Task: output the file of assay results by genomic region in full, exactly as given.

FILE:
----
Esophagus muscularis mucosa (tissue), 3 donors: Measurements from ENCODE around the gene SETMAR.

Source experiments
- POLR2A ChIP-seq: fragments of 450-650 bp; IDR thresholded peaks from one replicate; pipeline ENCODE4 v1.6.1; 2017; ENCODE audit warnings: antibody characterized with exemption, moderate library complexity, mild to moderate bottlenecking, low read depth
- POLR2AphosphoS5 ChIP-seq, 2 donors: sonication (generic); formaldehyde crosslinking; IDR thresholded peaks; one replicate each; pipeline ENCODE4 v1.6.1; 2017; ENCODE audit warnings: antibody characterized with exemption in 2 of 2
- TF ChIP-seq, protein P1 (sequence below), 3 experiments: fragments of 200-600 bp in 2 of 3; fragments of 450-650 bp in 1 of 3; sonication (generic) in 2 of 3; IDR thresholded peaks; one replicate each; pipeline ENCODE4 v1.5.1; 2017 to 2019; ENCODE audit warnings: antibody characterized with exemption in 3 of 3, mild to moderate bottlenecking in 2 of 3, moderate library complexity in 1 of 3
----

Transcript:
Esophagus muscularis mucosa (tissue), 3 donors: Measurements from ENCODE around the gene SETMAR.

Source experiments
- POLR2A ChIP-seq: fragments of 450-650 bp; IDR thresholded peaks from one replicate; pipeline ENCODE4 v1.6.1; 2017; ENCODE audit warnings: antibody characterized with exemption, moderate library complexity, mild to moderate bottlenecking, low read depth
- POLR2AphosphoS5 ChIP-seq, 2 donors: sonication (generic); formaldehyde crosslinking; IDR thresholded peaks; one replicate each; pipeline ENCODE4 v1.6.1; 2017; ENCODE audit warnings: antibody characterized with exemption in 2 of 2
- TF ChIP-seq, protein P1 (sequence below), 3 experiments: fragments of 200-600 bp in 2 of 3; fragments of 450-650 bp in 1 of 3; sonication (generic) in 2 of 3; IDR thresholded peaks; one replicate each; pipeline ENCODE4 v1.5.1; 2017 to 2019; ENCODE audit warnings: antibody characterized with exemption in 3 of 3, mild to moderate bottlenecking in 2 of 3, moderate library complexity in 1 of 3